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Archive for August, 2014

How acute myeloid leukemia is treated


Date: August 21st, 2014

Treatment of untreated adult AML

The standard treatment for untreated adult AML- acute myeloid leukemia during the phase of remission induction technically depends on which subtype the AML is and can include the likes of:

Know more about risk factors for leukemia


Date: August 20th, 2014

What causes leukemia?Cancer in all the types of known cancer starts at the bone marrow after which leukemia cells start to multiply. Why these cells change has remained a great mystery. But doctors have pointed out certain risk factors, which cause leukemia. They have said that high radiation levels,

New drugs for treatment of Chronic Lymphocytic Leukemia


Date: August 19th, 2014

FDA approves two new drugs for Chronic Lymphocytic Leukemia treatmentTwo new drugs that were approved recently are now offering a lot of hope to people suffering from chronic lymphatic leukemia, the common kind of adult leukemia. As you would expect, these drugs have their benefits and downsides and here is a look at what they mean for treatment of leukemia in the future.

What childhood leukemia treatment can mean in the long term


Date: August 18th, 2014

Long term & late effects for childhood leukemia treatmentIf you have a child who has received childhood leukemia treatment, it is good to know what might happen in future. Recent medical advances have meant that more children are today able to survive childhood leukemia. Besides the better cure rates of drugs, new therapies available have reduced side effects.

How a child with leukemia and fever is treated


Date: August 17th, 2014

Treating a child with both ALL and feverThe patient looked quite tired and even wiped out and I at first thought she was sleeping. Her complacent eyes seemed to track my every move. The child had leukemia, ALL to be more precise. Since she was receiving chemotherapy currently, a fever meant a more serious trouble for her.

The causes, symptoms and treatment of leukemia


Date: August 16th, 2014

Know more about leukemia and treatments available What is leukemia?

Generally, speaking, leukemia is essentially the cancer of blood cells. The disease starts from the bone marrow which is a soft tissue found inside most bones. Blood cells are essentially made in the bone marrow. The white blood cells do a great job in providing your body with defense against diseases. They help in fighting infections in the body.

Findings suggest better therapies for lymphoblastic leukemia


Date: August 15th, 2014

Gene variants associated with acute lymphoblastic leukemia in patients with Down’s SyndromeThese gene variants are on JAK2- Janus Kinase gene on the chromosome nine. Shai Izraeli, the M.D at Sheba Medical Center and colleagues say that these mutations are associated with the myeloproliferative disorders. However, these specific genetic variants which all affect an arginine residue that is highly conserved, R683, tend to differ from the alterations that are commonly seen as reported by the researchers.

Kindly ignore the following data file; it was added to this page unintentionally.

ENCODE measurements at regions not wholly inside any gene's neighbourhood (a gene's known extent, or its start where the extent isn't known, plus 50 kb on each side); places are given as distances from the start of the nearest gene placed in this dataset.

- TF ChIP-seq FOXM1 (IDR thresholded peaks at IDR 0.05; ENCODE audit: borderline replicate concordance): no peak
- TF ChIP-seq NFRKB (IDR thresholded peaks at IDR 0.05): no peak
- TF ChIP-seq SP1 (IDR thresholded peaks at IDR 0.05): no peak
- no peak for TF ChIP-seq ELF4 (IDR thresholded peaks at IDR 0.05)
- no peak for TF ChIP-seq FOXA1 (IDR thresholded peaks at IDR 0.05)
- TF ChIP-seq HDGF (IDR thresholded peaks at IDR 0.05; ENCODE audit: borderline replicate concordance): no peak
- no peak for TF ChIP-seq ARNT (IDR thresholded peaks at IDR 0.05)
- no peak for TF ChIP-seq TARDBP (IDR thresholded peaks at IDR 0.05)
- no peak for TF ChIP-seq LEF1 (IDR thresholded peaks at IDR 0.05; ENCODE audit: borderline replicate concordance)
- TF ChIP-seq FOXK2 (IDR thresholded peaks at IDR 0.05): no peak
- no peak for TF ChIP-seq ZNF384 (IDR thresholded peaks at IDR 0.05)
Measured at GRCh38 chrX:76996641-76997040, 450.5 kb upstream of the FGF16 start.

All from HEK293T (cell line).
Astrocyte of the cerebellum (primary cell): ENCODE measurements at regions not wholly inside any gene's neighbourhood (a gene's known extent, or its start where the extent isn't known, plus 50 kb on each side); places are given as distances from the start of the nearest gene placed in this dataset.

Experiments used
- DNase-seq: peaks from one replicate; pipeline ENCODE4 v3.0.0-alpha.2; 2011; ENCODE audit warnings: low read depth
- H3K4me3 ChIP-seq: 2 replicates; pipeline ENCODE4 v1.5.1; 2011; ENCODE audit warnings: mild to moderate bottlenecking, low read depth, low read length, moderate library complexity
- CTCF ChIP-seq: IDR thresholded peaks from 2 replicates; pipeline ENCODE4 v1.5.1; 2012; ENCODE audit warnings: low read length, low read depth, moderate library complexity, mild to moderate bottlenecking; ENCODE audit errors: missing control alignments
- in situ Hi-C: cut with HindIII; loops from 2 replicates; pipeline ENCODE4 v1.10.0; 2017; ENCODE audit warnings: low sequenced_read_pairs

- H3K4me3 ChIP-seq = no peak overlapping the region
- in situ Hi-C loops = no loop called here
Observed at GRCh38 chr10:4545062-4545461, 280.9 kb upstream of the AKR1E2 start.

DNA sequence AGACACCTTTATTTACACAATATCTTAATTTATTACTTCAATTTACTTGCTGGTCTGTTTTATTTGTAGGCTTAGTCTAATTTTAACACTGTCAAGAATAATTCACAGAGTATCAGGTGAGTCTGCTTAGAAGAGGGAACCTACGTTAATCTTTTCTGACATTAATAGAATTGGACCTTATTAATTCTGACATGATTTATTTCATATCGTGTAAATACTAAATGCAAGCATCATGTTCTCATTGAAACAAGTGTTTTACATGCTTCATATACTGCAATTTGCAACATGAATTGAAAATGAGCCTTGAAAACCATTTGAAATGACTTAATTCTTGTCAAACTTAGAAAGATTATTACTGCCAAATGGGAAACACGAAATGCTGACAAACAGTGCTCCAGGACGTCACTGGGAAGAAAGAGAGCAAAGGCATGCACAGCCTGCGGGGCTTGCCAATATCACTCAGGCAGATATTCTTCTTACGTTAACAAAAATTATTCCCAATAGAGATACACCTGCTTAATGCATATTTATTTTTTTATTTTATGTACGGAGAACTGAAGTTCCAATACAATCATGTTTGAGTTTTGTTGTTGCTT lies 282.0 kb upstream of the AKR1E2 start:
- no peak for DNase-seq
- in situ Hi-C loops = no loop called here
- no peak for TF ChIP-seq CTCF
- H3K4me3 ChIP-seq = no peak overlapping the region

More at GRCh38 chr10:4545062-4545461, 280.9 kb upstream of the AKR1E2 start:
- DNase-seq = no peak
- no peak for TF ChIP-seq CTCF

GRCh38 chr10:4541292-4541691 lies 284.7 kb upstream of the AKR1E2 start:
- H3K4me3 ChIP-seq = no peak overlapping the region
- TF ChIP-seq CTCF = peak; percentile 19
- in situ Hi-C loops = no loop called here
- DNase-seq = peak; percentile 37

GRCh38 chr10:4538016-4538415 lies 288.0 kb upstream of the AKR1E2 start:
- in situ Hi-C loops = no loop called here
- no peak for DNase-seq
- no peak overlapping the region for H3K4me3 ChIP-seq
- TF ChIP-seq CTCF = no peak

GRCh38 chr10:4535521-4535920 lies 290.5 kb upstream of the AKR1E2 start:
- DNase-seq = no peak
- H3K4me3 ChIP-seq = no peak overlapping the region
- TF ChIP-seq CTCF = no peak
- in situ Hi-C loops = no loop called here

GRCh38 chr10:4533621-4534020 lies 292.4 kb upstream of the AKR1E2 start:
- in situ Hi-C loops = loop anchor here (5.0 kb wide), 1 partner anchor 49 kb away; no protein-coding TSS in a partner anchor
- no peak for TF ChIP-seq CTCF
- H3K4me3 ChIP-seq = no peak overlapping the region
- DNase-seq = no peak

Treatment for acute lymphocytic leukemia


Date: August 14th, 2014

Know your options for adult ALL treatmentsSome of the treatments that patients of adult ALL- acute lymphoblastic leukemia can try include the standard treatments which are currently in use as well as others being tested by researchers in clinical trials. When it comes to a clinical trial treatment, this is essentially a research study designed for improving the available treatments or providing more info on new cancer treatments.

Health professional info about Childhood Non-Hodgkin Lymphoma Treatment


Date: August 13th, 2014

Your helpful guide to Childhood Non-Hodgkin Lymphoma TreatmentFortunately, cancer cases in adolescents and children are quite rare even though there has been a slight increase of the overall cases of childhood cancer since 1975. It is important that children and adolescents suffering from cancer are referred to medical facilities that have teams of multi-disciplinary cancer specialists and who are well experienced about treatment of these types of cancers.The multi- disciplinary team is one that incorporates all the necessary skills of primary care physicians, radiation oncologists, pediatric surgical subspecialists, pediatric medical hematologists/ oncologists, social workers, rehabilitation specialists and others. Such a team will help ensure that the patients get the treatment they need; rehabilitation and supportive care that will make them survive and lead a quality life.

Survival rates for childhood leukemia reach 90 percent


Date: August 12th, 2014

90 percent of children with acute lymphoblastic leukemia can now be cured In the research, five year rates of survival for children with ALL- Acute lymphoblastic leukemia increased to 90 percent from 84 percent between 1990 and 2005. When the patient has survived for five years, this is regarded to be a cure since not many deaths tend to occur beyond this timeframe.